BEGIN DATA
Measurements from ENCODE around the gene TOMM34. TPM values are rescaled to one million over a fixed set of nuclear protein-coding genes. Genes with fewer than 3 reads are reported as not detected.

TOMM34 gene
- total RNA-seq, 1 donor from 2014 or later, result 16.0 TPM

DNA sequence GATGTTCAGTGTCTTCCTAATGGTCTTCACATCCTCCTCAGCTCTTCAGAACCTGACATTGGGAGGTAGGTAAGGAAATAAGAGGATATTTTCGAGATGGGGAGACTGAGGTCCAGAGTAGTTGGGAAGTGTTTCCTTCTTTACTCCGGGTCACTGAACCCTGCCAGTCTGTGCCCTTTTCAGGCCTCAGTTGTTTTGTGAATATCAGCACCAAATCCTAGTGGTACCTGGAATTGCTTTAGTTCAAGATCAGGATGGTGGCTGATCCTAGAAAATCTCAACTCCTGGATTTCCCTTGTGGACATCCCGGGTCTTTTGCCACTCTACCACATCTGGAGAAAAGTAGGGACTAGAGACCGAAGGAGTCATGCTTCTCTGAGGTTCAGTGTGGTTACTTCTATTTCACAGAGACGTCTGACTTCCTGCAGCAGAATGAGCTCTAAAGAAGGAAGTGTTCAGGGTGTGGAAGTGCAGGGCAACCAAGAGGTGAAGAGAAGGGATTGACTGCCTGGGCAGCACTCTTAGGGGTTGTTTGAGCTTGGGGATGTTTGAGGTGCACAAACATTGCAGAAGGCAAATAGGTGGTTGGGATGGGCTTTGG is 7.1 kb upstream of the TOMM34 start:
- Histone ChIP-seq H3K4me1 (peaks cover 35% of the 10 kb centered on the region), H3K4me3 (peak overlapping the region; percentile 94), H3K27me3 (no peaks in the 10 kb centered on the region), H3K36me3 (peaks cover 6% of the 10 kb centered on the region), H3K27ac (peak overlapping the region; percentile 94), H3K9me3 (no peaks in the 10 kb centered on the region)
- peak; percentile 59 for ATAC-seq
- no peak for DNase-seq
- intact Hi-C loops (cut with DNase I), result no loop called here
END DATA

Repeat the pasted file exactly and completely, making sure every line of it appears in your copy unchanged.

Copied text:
Measurements from ENCODE around the gene TOMM34. TPM values are rescaled to one million over a fixed set of nuclear protein-coding genes. Genes with fewer than 3 reads are reported as not detected.

TOMM34 gene
- total RNA-seq, 1 donor from 2014 or later, result 16.0 TPM

DNA sequence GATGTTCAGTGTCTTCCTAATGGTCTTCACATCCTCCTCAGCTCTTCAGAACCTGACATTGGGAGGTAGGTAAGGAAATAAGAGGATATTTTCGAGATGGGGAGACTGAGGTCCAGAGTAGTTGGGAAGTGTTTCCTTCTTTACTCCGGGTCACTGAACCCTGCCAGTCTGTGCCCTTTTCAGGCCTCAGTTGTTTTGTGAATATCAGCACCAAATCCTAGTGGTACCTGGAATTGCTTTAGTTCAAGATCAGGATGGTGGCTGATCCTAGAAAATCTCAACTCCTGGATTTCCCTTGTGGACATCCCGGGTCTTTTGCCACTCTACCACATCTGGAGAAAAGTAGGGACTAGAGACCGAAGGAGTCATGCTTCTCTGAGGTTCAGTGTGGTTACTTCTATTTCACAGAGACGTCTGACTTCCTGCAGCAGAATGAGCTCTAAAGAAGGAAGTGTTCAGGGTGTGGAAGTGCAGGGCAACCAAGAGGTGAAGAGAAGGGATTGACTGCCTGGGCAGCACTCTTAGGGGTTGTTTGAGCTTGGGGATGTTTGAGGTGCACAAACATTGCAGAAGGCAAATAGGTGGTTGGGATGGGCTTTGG is 7.1 kb upstream of the TOMM34 start:
- Histone ChIP-seq H3K4me1 (peaks cover 35% of the 10 kb centered on the region), H3K4me3 (peak overlapping the region; percentile 94), H3K27me3 (no peaks in the 10 kb centered on the region), H3K36me3 (peaks cover 6% of the 10 kb centered on the region), H3K27ac (peak overlapping the region; percentile 94), H3K9me3 (no peaks in the 10 kb centered on the region)
- peak; percentile 59 for ATAC-seq
- no peak for DNase-seq
- intact Hi-C loops (cut with DNase I), result no loop called here